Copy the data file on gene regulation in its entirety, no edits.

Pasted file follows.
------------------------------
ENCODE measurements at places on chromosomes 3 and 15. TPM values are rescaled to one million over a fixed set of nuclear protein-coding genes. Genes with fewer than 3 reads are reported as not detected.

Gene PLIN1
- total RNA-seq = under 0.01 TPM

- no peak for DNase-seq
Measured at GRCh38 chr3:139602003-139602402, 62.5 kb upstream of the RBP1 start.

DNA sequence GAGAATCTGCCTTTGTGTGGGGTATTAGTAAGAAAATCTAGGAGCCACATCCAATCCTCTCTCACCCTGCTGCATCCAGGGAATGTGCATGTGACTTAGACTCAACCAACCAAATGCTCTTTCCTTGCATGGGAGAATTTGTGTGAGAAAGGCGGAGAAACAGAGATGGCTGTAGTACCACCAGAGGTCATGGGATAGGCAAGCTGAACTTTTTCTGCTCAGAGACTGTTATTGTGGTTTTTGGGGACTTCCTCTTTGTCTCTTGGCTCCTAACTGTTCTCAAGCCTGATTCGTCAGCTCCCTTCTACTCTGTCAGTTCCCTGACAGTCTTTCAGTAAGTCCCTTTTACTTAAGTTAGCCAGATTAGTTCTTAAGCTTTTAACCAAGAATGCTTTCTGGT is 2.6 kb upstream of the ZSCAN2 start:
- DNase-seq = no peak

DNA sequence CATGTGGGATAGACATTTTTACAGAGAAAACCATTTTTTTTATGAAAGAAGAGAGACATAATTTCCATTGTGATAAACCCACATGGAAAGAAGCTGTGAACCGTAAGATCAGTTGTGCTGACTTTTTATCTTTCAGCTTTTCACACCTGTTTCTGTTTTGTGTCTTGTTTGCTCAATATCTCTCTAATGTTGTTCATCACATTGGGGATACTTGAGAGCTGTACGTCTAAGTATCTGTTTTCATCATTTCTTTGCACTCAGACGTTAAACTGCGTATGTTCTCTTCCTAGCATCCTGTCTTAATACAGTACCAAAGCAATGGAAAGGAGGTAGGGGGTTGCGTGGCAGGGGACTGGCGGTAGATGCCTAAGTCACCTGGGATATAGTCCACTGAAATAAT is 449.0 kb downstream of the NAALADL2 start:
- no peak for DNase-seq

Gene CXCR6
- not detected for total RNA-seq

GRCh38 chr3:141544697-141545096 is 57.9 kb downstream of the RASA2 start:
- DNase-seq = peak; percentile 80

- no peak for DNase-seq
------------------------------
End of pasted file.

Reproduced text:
ENCODE measurements at places on chromosomes 3 and 15. TPM values are rescaled to one million over a fixed set of nuclear protein-coding genes. Genes with fewer than 3 reads are reported as not detected.

Gene PLIN1
- total RNA-seq = under 0.01 TPM

- no peak for DNase-seq
Measured at GRCh38 chr3:139602003-139602402, 62.5 kb upstream of the RBP1 start.

DNA sequence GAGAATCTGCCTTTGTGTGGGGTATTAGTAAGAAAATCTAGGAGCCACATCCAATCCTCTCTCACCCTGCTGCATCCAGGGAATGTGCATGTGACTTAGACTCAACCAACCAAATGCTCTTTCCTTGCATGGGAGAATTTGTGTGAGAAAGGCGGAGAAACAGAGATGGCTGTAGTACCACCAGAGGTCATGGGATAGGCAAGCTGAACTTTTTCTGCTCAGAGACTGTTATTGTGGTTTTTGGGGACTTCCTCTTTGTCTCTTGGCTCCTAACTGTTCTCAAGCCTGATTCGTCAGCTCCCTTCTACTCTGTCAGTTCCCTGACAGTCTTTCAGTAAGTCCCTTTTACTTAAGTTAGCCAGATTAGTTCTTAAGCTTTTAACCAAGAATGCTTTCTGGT is 2.6 kb upstream of the ZSCAN2 start:
- DNase-seq = no peak

DNA sequence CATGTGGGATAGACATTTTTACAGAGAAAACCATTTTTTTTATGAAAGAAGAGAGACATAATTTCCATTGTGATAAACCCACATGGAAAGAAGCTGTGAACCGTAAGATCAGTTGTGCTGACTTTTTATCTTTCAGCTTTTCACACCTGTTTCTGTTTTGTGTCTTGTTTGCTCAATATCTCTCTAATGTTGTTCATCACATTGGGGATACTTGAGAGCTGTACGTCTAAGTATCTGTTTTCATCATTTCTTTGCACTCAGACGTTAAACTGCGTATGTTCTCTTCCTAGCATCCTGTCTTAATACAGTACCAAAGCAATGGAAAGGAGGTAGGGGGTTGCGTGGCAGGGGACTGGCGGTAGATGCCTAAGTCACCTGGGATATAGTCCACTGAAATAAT is 449.0 kb downstream of the NAALADL2 start:
- no peak for DNase-seq

Gene CXCR6
- not detected for total RNA-seq

GRCh38 chr3:141544697-141545096 is 57.9 kb downstream of the RASA2 start:
- DNase-seq = peak; percentile 80

- no peak for DNase-seq